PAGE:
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Early voting begins in high-stakes Georgia races

In this May 16, 2014 photo, voters cast their ballots at a polling site during early voting for Georgia's upcoming May 20 primary election in Atlanta.

AP Photo/David Goldman

Early voting begins on Monday in one of the states that could turn control of the Senate.

Georgia polls are now open through Oct. 31 for registered voters wishing to cast ballots ahead of the Nov. 4 elections. One draw in particular is the seat being vacated by Republican Sen. Saxby Chambliss, which has roused a colorful race between the CEO of one of former President George W. Bush's nonprofits and the GOP candidate he's actually endorsed.

Recent numbers show Michelle Nunn, the Democratic candidate who heads the Points of Light Foundation, locked in a virtual tie with Republican businessman David Perdue. It's a high-stakes battle, as the GOP eyes a return to the majority in Congress's upper chamber. In the primaries, Republicans outnumbered Democrats in early voting.

The governor's race in the Peach State has some character of its own - Republican Gov. Nathan Deal is being challenged by Jason Carter, grandson of Jimmy Carter. The 90-year-old former president spent his Sunday stumping for Jason, arguing that a vote for his grandson is a vote toward making "Martin Luther King's dream come true."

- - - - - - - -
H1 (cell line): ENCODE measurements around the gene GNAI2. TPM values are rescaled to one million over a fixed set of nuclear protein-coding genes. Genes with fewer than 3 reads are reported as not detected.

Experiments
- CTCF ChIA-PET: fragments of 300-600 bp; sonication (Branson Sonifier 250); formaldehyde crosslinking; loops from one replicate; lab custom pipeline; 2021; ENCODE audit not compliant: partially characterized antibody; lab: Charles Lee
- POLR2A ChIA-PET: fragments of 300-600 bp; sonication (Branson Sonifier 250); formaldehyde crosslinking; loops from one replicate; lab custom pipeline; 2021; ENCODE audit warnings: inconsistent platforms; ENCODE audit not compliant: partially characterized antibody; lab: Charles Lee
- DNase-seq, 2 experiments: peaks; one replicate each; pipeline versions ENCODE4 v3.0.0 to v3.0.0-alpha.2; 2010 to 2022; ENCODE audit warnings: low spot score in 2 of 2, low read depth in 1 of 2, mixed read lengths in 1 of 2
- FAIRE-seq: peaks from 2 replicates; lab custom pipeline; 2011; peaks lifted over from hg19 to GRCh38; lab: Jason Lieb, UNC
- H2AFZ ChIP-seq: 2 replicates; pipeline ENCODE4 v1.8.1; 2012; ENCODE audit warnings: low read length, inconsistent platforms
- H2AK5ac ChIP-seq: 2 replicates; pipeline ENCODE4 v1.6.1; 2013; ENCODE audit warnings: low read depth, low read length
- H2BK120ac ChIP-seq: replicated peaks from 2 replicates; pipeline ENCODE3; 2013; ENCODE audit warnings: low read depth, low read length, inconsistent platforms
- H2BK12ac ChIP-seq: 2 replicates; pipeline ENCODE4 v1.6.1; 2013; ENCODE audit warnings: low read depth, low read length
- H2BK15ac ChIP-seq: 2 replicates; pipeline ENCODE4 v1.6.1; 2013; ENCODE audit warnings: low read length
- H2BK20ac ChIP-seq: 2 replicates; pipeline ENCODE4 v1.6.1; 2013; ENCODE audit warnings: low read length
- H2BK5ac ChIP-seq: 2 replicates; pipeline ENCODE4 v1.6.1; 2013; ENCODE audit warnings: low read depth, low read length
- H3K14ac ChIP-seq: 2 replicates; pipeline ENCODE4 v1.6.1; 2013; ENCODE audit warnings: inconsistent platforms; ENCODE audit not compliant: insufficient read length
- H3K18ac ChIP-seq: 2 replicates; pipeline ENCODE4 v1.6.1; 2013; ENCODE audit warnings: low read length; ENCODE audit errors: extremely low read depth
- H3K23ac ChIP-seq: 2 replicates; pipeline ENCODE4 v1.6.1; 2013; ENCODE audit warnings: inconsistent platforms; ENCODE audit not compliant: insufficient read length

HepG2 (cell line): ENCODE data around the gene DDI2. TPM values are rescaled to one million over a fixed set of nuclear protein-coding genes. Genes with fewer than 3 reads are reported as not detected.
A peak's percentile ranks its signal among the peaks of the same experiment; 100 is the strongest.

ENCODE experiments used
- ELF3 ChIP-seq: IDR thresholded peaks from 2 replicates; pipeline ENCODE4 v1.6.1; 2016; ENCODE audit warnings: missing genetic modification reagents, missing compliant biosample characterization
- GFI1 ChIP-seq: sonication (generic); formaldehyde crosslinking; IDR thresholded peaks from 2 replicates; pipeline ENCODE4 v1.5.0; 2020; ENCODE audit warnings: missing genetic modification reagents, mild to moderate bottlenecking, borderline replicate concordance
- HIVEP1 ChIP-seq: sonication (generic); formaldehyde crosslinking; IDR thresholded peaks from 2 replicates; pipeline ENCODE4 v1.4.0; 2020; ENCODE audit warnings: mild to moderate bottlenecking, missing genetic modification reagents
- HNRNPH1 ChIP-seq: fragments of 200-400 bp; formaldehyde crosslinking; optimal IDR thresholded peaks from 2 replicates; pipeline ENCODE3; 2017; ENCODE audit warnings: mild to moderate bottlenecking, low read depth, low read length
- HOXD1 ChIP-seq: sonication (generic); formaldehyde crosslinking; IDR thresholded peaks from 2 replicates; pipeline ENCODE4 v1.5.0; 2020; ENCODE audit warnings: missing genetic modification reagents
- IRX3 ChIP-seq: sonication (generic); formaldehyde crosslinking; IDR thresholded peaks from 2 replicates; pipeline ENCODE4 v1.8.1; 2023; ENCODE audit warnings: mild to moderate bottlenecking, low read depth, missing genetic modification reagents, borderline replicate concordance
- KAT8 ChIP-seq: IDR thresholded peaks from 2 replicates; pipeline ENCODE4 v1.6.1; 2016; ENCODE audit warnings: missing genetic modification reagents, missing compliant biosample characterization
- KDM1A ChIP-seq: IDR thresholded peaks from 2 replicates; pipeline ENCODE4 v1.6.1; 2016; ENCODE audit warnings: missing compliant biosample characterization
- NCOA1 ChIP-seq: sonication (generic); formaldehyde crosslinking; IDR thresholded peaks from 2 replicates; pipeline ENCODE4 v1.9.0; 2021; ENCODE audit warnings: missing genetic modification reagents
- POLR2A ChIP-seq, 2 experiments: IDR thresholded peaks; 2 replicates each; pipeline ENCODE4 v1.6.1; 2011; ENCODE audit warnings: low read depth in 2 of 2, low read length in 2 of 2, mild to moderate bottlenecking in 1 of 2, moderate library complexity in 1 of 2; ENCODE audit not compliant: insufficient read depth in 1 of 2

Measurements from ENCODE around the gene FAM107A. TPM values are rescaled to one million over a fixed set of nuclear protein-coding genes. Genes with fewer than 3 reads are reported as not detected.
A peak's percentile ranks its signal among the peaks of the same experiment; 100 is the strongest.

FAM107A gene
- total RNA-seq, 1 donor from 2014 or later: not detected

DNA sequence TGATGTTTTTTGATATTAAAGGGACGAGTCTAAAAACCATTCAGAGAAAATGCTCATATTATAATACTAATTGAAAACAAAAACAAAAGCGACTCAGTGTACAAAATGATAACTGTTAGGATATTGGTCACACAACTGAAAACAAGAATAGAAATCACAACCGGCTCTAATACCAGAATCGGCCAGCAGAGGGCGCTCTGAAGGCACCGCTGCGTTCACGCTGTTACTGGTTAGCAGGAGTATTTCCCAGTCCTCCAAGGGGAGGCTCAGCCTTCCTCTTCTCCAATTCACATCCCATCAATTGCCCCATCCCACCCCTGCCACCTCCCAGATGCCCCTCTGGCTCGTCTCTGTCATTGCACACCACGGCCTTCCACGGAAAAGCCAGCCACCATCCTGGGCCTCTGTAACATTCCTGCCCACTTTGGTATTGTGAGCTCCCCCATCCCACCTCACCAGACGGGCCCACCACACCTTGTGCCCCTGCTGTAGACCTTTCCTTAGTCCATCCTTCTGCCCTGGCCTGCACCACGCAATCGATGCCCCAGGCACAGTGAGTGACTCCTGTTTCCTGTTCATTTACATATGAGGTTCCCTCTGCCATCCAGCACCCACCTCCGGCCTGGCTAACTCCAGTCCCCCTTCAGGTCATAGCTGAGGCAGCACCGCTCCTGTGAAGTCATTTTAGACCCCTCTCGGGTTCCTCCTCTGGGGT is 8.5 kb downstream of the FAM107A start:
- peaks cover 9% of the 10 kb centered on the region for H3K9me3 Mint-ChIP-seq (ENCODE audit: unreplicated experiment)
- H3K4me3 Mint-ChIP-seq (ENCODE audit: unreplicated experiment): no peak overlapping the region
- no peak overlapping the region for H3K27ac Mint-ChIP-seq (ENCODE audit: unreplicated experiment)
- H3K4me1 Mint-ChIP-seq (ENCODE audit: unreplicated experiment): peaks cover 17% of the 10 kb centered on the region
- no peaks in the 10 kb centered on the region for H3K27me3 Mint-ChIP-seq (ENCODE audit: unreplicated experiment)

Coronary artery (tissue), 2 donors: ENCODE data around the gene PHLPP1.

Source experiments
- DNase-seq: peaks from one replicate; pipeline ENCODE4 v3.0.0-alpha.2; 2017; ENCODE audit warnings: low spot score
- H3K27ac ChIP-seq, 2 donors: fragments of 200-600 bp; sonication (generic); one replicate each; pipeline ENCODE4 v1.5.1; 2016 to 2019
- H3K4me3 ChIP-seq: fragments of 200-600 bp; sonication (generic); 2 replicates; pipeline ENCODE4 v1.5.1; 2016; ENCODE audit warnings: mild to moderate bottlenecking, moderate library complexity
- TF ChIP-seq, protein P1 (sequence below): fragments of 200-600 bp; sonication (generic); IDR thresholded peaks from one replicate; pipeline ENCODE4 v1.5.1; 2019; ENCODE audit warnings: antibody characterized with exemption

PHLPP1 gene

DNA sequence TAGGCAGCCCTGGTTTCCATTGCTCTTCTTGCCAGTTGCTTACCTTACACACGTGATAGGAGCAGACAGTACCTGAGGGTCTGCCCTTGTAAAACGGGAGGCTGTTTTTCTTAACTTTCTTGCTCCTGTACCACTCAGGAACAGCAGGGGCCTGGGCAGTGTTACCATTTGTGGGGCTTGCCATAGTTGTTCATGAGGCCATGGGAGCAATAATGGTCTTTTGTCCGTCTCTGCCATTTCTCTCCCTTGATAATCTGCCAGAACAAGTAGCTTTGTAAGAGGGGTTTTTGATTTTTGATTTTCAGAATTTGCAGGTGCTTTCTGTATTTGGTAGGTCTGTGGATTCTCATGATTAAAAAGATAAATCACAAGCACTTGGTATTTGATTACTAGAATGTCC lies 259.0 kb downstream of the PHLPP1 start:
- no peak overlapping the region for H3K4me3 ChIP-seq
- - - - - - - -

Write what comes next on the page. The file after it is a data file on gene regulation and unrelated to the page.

Deal predicted the elder Carter will begin to take on a more public role as the neck-and-neck showdown nears: "I respect President Carter, and if I were a grandfather I'd probably want to support my grandson too," he said last week, according to the Associated Press. "But we are not a state nor a nation in which titles such as governor are inherited by virtue of your legacy."

In addition to the seat races and a statewide referendum on property tax, Georgia voters will also weigh two constitutional amendments at the ballot box. One will determine whether a new fee should be imposed on reckless driving arrests, and a second will decide whether state legislators should be barred from raising income tax beyond 6 percent.

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